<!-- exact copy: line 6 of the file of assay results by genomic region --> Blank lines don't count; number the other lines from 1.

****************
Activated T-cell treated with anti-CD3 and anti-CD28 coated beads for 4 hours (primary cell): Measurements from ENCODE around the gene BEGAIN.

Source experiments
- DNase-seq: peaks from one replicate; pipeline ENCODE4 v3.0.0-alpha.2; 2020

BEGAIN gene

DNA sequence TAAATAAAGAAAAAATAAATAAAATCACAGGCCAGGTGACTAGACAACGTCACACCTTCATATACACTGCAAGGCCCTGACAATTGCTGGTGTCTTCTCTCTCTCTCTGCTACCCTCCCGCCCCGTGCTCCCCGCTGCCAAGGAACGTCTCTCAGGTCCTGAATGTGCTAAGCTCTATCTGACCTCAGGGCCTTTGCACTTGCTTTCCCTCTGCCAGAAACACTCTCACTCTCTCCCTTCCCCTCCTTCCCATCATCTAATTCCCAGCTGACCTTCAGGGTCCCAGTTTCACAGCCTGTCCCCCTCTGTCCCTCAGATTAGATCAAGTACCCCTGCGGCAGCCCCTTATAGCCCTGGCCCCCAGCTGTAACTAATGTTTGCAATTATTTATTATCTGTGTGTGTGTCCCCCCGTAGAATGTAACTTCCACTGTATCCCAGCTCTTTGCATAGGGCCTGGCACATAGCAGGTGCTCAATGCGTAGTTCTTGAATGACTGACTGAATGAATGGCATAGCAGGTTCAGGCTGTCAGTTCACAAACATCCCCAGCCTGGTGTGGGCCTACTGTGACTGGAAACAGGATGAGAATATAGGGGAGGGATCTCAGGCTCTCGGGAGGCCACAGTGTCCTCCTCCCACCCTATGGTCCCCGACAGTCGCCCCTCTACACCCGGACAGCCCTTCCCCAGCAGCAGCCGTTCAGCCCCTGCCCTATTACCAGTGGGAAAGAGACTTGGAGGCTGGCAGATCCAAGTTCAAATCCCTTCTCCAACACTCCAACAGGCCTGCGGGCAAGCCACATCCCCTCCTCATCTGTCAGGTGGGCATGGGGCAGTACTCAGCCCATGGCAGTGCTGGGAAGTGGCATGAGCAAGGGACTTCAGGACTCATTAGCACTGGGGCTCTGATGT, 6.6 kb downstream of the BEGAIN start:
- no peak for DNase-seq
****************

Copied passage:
- no peak for DNase-seq